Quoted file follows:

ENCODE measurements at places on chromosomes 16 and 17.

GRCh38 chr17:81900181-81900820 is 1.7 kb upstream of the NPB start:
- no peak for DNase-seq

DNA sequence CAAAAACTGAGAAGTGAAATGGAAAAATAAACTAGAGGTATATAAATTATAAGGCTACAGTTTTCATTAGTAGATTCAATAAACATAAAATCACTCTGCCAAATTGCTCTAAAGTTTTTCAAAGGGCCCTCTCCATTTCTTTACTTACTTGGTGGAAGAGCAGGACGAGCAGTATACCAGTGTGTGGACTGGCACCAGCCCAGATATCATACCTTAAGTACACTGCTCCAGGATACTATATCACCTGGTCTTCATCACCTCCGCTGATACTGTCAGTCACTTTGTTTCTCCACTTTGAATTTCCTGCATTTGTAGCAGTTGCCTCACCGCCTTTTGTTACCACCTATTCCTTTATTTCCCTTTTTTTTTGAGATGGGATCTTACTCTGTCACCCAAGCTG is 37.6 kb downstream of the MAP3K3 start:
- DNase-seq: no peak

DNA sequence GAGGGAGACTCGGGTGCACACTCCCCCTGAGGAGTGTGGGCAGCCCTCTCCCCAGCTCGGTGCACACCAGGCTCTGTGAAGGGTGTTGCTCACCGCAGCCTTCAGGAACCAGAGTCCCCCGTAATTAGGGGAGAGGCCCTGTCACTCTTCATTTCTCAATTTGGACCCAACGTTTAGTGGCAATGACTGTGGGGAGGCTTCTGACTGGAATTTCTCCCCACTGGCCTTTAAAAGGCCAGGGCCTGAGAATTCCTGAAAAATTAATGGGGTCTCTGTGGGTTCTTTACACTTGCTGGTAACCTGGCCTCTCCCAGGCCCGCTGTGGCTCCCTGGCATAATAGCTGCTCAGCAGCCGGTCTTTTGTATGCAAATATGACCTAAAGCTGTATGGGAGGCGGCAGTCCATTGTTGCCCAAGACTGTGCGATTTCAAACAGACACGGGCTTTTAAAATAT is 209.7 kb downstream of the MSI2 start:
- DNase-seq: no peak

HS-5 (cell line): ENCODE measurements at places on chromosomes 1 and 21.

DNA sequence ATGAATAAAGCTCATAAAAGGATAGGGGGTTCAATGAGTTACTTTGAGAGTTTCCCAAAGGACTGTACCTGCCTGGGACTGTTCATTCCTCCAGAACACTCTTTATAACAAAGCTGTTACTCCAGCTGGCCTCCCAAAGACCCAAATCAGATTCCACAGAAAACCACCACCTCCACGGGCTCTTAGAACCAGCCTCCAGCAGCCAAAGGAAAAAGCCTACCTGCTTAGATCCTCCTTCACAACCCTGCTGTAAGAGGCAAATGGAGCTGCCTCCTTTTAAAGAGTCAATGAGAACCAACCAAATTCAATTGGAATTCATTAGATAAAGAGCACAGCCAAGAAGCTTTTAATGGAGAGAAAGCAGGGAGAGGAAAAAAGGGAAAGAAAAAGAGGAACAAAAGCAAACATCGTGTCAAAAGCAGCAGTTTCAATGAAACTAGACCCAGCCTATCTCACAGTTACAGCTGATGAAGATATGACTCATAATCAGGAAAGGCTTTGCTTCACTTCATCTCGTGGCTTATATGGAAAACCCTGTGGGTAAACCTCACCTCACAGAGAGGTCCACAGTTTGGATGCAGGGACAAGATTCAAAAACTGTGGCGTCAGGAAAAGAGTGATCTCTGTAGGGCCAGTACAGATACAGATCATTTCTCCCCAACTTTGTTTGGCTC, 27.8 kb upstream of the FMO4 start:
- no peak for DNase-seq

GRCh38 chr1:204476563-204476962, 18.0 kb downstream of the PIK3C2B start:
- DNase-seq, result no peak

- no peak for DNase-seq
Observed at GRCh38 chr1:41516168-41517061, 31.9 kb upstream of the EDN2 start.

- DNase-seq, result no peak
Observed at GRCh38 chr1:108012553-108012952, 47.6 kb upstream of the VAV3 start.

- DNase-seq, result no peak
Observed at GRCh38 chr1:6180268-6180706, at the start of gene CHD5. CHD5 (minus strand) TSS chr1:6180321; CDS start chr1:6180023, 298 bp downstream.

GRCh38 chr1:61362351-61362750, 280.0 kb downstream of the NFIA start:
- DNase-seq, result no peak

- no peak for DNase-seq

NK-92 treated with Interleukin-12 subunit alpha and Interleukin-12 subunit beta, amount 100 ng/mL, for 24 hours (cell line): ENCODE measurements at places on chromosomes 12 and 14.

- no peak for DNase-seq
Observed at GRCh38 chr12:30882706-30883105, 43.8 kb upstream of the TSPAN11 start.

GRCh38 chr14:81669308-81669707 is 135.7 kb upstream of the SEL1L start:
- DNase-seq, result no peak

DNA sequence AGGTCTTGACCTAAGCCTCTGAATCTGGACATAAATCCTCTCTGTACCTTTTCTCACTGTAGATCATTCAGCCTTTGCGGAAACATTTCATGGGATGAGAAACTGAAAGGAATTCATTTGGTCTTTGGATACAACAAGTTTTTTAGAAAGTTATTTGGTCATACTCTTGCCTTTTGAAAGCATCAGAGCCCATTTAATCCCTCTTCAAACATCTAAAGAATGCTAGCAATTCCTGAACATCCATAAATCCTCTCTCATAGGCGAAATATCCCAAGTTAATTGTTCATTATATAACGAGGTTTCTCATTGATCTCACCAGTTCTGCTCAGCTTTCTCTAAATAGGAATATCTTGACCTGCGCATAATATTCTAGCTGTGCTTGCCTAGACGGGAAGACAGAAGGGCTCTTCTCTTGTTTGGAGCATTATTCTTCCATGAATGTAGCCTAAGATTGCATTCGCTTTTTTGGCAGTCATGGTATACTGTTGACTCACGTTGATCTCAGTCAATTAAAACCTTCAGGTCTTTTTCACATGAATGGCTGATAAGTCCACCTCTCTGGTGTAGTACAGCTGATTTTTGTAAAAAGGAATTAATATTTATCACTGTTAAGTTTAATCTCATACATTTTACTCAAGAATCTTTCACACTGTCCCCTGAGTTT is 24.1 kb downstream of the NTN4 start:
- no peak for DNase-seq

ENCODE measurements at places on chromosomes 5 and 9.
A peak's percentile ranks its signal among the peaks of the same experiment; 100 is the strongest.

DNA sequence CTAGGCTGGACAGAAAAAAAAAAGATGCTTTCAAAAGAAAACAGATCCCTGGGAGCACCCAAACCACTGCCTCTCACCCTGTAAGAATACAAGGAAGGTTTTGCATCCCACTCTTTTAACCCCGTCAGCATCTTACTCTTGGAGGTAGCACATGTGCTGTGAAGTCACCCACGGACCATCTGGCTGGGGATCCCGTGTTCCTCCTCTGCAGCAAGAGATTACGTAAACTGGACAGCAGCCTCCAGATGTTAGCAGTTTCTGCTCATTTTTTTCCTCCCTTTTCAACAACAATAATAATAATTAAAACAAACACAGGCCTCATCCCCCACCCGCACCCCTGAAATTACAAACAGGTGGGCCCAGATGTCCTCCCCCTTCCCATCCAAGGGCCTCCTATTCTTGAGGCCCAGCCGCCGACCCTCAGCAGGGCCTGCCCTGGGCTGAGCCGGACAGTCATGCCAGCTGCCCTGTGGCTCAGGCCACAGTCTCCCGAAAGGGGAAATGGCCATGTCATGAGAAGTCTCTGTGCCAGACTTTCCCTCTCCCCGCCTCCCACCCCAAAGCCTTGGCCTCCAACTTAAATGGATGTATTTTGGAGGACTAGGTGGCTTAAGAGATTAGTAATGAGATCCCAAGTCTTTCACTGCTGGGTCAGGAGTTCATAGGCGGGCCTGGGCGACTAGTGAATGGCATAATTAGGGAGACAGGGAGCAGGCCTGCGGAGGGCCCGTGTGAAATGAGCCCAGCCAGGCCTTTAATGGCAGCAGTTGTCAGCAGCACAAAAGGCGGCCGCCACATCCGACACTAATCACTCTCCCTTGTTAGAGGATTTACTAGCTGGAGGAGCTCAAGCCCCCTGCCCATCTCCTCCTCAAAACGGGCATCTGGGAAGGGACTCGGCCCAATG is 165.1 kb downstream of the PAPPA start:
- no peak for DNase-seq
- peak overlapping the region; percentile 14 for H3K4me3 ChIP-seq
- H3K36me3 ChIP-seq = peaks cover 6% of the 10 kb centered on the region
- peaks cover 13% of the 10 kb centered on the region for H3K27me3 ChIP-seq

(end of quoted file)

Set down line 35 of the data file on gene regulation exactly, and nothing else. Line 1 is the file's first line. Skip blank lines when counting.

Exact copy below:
- peaks cover 13% of the 10 kb centered on the region for H3K27me3 ChIP-seq